On December 14, President of France Emmanuel Macron and German Chancellor Angela Merkel updated the EU council on the current state of implementation of the Minsk agreements, to which the sanctions are linked. Due to the lack of progress, the European Council made a political proposal to extend the economic sanctions.
Restrictions concern the financial, energy and defense sectors, as well as dual-use goods. These measures were initially introduced on July 31, 2014 for one year in response to Russia's actions to destabilize the situation in Ukraine, and then strengthened in September 2014.
The economic sanctions prolonged by this decision include: limiting Russian institutions’ access to EU primary and secondary capital markets; imposing an export and import ban on arms trade; establishing an export ban for dual-use goods; and curtailing Russian access to sensitive technologies and services that could be used for oil production and exploration.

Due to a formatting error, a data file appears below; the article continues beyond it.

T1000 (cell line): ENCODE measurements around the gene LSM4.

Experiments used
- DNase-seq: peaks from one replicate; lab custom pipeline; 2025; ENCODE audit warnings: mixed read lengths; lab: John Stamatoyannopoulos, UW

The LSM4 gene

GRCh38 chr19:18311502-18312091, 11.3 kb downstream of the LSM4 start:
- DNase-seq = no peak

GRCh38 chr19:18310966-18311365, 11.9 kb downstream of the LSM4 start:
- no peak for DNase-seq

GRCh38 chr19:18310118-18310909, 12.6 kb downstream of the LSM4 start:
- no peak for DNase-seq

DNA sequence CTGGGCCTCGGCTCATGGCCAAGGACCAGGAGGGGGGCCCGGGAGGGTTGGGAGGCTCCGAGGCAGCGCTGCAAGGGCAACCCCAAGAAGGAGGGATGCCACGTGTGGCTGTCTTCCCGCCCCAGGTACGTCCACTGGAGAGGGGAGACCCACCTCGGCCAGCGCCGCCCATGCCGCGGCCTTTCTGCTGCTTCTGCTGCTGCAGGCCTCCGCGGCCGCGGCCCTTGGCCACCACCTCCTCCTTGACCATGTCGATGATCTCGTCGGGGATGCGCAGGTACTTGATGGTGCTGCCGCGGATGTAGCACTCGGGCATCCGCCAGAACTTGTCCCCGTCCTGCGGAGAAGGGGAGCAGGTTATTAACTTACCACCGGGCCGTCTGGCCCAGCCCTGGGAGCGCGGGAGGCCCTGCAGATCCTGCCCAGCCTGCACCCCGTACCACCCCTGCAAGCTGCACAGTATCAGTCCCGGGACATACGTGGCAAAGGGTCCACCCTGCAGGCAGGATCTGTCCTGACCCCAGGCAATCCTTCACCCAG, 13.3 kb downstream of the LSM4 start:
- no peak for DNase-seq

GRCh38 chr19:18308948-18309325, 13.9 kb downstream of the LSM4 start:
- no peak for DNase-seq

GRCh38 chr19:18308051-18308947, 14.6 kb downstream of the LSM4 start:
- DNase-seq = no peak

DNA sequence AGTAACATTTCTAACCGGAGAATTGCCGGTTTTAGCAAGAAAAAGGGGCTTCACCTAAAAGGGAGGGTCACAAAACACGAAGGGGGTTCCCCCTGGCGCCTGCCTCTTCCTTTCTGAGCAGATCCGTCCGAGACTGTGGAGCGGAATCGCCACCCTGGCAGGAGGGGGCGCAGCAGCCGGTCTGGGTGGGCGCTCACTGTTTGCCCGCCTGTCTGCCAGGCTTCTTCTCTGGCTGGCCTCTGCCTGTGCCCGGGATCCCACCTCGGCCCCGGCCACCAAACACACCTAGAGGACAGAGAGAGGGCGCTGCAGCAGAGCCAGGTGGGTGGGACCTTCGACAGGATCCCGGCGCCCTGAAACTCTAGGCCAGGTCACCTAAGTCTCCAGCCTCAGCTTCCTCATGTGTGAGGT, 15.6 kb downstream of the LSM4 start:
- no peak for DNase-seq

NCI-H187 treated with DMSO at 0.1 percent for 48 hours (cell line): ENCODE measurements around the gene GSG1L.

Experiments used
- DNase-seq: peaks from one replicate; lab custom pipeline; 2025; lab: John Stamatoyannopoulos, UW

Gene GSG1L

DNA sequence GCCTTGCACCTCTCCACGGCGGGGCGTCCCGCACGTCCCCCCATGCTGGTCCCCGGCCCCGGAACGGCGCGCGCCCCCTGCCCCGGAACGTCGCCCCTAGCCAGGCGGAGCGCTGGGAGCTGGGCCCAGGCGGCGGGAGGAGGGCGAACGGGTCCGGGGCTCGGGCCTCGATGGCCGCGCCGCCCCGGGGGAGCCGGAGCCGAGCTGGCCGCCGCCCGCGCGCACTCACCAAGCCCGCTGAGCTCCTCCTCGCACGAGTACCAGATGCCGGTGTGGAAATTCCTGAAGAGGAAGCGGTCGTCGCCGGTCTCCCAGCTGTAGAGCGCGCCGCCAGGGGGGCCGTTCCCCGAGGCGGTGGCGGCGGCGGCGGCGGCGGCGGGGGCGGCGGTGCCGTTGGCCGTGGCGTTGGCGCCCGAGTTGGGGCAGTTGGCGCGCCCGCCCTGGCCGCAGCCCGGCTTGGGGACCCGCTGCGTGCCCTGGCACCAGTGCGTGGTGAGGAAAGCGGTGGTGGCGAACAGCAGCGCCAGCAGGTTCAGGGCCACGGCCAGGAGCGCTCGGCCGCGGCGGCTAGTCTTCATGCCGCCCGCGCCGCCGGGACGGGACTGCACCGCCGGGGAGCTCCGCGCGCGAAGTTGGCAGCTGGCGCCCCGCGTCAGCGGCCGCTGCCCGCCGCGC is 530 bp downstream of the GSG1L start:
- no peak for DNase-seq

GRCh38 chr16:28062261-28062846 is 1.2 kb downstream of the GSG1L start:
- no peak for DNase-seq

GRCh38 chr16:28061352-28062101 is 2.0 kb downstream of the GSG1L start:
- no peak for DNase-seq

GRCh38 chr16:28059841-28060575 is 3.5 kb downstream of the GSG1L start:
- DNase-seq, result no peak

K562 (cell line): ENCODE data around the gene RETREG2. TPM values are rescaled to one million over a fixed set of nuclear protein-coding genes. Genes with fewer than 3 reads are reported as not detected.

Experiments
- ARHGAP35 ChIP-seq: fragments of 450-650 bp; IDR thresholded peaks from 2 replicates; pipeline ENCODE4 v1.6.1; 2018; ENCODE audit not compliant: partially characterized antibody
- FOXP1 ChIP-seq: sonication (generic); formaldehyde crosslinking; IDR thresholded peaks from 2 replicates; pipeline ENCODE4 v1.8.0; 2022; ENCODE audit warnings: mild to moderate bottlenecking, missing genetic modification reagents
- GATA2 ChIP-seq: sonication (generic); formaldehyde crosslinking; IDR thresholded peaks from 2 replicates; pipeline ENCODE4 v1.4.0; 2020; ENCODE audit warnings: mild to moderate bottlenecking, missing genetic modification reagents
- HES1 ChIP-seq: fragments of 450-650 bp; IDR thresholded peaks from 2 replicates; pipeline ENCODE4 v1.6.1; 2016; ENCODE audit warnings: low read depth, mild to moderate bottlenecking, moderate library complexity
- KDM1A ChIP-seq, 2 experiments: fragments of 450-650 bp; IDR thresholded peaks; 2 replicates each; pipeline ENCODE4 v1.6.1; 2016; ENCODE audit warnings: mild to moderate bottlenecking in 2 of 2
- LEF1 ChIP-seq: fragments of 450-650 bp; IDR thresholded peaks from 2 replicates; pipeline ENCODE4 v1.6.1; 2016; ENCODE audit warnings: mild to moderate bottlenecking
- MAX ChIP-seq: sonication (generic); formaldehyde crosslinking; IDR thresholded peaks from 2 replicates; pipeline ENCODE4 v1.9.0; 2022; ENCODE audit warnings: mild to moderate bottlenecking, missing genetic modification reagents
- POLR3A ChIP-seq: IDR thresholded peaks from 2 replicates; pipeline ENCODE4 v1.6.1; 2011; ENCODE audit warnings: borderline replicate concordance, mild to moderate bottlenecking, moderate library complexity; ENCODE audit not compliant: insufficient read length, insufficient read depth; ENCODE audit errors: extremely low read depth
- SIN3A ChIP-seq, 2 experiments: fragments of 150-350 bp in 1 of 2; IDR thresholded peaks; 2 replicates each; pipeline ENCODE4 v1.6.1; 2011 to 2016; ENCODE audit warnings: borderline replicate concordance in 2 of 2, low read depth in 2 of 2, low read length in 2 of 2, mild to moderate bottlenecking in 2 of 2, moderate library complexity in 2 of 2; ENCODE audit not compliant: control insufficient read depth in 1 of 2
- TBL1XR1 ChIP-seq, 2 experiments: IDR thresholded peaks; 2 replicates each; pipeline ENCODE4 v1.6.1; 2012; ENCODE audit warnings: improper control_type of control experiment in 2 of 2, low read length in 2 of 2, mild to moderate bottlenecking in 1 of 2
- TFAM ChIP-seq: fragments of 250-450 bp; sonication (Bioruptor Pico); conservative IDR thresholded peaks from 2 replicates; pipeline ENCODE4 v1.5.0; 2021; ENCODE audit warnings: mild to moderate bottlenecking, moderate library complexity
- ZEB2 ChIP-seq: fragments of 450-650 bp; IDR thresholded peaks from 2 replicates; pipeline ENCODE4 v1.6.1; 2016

In addition to these economic sanctions, several EU measures are also in place in response to the crisis in Ukraine. These include visa bans and asset freezes against 164 people and 44 entities until March 15, 2019, and restrictive measures in response to the illegal annexation of Crimea and Sevastopol, limited to the territory of Crimea and Sevastopol, currently in place until June 23, 2019.
According to the statement published on the EU Council’s website, the duration of the sanctions was linked to the complete implementation of the Minsk agreements by the European Council on March 19, 2015, which was foreseen to take place by December 31, 2015. Since this did not happen, the sanctions have remained in place.
On December 12, the European Parliament adopted a resolution condemning the construction of the Russian gas pipeline Nord Stream 2 bypassing Ukraine and called for its elimination, but it also called on the EU to impose additional sanctions against Russia if it doesn’t free the captured Ukrainian sailors from the recent naval incident in the Kerch Strait.